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EDITORIAL Table of Contents   
Year : 1998  |  Volume : 1  |  Issue : 1  |  Page : 1-2
Birth of a new Journal

Institute of Laryngology and Otology, University College London, 330 Gray’s Inn Road, London WC1X 8EE, United Kingdom

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How to cite this article:
Prasher DK. Birth of a new Journal. Noise Health 1998;1:1-2

How to cite this URL:
Prasher DK. Birth of a new Journal. Noise Health [serial online] 1998 [cited 2020 Aug 7];1:1-2. Available from: http://www.noiseandhealth.org/text.asp?1998/1/1/1/31784
Welcome to the first issue of Noise and Health, the only International Journal devoted to research on all aspects of noise and its effects on human health. This is an inter-disciplinary journal for all professions concerned with auditory and non-auditory effects of occupational, environmental and leisure noise. We will be publishing peer-reviewed papers on a broad range of topics associated with noise pollution, its control and its detrimental effects on hearing and health. It will cover issues from basic experimental science through clinical evaluation and management, technical aspects of noise reduction systems and solutions to environmental issues relating to social and public health policy.

For some time, there has been a need for a journal to bring together all aspects of research relating to noise. At present, the work is scattered in many publications and does not lend it self easily to all those interested in the health implications of noise in the workplace and in the community. This is particularly so for the presentation of material relating to the non­auditory effects of noise as there is no specific forum where these may be aired and debated. This journal will endeavour to provide such a forum for all aspects of noise related research work and a focus for such activity.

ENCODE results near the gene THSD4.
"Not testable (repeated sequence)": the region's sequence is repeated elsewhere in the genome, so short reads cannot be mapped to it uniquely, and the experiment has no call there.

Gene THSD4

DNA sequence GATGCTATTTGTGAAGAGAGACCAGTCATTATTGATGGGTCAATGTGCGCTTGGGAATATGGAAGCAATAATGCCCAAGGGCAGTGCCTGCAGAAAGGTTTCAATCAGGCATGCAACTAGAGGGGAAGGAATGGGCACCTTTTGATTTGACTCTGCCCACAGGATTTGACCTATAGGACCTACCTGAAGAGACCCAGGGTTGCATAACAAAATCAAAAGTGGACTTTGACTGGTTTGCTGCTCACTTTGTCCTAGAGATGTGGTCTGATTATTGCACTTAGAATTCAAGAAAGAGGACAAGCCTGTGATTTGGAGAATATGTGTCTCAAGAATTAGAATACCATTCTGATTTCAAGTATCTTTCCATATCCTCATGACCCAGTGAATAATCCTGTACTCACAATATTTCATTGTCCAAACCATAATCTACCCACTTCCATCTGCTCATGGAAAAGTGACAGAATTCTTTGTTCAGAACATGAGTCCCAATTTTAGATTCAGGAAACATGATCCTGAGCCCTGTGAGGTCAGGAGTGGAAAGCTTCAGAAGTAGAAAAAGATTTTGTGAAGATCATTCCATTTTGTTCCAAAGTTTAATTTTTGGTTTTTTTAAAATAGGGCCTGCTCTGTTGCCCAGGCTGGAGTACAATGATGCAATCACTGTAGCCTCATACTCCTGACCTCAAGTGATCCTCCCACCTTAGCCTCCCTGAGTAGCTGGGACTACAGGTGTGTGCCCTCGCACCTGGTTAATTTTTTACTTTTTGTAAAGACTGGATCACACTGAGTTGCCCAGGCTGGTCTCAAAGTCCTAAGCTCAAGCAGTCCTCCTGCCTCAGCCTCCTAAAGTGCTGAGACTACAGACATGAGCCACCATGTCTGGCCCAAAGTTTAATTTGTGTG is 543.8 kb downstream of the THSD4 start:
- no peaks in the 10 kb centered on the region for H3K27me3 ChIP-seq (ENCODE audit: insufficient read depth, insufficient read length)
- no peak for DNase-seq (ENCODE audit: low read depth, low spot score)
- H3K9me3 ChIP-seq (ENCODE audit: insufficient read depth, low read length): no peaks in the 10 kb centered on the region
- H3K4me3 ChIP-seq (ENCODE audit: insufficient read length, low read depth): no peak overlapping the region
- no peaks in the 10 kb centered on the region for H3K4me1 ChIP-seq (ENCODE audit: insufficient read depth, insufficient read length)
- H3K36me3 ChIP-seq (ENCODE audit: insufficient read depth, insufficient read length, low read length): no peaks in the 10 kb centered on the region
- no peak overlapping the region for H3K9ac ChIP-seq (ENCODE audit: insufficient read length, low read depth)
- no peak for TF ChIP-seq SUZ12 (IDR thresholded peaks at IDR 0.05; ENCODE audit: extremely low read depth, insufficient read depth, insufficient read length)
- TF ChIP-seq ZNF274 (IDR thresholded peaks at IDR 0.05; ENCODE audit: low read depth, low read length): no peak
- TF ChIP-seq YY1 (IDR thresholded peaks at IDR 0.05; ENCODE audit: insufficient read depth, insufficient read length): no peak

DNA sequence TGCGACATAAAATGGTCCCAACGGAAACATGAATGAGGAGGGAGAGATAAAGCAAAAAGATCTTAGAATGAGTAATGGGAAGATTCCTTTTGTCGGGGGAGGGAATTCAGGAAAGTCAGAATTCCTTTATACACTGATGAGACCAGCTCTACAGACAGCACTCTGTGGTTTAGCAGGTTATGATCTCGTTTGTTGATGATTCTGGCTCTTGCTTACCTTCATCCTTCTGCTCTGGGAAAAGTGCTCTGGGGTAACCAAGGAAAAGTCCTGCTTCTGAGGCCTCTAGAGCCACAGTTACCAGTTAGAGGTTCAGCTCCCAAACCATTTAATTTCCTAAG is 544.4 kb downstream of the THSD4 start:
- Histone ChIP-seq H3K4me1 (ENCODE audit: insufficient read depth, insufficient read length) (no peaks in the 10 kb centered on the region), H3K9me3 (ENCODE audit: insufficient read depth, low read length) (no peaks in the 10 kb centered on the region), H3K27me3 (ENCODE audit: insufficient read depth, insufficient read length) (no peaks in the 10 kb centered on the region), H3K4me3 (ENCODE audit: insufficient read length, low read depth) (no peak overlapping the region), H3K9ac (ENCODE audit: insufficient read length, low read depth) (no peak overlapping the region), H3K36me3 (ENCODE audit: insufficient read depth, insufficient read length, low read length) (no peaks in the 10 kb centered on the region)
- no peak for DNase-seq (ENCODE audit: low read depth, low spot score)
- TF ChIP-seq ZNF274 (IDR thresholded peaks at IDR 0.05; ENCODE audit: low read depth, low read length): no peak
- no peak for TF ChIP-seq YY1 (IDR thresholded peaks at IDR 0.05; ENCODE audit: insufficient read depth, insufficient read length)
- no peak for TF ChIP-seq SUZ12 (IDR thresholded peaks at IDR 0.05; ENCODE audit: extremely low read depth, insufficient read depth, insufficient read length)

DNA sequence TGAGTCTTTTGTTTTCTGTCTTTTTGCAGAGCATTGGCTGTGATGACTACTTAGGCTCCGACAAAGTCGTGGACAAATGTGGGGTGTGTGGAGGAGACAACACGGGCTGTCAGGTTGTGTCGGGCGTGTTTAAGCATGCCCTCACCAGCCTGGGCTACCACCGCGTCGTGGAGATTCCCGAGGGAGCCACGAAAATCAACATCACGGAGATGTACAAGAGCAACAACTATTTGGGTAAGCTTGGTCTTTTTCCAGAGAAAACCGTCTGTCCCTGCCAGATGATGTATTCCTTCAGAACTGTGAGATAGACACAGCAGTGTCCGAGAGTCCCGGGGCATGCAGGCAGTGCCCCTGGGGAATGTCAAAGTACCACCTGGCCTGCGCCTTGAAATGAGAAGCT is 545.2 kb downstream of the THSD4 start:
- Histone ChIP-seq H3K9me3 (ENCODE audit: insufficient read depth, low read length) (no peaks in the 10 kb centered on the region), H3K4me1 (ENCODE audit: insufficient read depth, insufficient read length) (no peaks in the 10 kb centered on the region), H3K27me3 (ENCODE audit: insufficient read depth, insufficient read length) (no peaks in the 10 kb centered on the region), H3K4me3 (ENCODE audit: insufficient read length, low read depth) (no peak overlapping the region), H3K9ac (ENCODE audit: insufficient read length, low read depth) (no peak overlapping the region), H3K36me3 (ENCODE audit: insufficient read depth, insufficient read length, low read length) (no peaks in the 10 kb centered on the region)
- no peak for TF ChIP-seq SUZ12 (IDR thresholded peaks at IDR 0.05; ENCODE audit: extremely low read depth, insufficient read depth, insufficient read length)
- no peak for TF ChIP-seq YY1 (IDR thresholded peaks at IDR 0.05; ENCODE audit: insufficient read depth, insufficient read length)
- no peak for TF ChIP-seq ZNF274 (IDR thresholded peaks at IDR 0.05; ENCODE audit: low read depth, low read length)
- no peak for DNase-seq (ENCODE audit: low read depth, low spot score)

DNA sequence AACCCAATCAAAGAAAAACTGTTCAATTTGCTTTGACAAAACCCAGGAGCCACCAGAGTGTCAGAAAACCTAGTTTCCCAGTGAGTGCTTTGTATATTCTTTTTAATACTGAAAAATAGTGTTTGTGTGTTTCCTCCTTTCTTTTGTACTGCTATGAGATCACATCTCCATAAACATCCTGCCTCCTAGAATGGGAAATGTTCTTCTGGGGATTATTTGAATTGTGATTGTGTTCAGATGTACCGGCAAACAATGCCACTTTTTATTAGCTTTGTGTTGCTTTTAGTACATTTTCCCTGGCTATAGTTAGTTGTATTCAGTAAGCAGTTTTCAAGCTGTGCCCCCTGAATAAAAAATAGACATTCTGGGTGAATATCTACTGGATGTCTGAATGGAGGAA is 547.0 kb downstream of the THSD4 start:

This journal has developed from the European Commission BIOMED 2 Concerted Action on Protection Against Noise (PAN: Contract BMH4CT96-0110) within the EC Fourth Framework Programme for Research. The PAN project has been running since April 1996 and now has 52 partners from 17 countries, participating with the prime objective of bringing scientific, medical and technical experts in Europe to exchange ideas and develop experimental and clinical research strategies with the common goal of advancement of the scientific knowledge to improve the health protection of workers.

After organising a number of scientific conferences and workshops around Europe on the issue of noise, I felt, as the Scientist-in­Charge of the PAN project, that there was a need to continue to bring this multi-disciplinary research area to a focal point and to widen the base beyond Europe. Hence the birth of a new Journal of Noise and Health. We hope that this Journal will provide a much needed forum for inter-disciplinary education and dissemination of information across the many disciplines involved in the area of noise such as occupational medicine, environmental health, audiological science, acoustics, psychology, physiology, pharmacology, law and many others.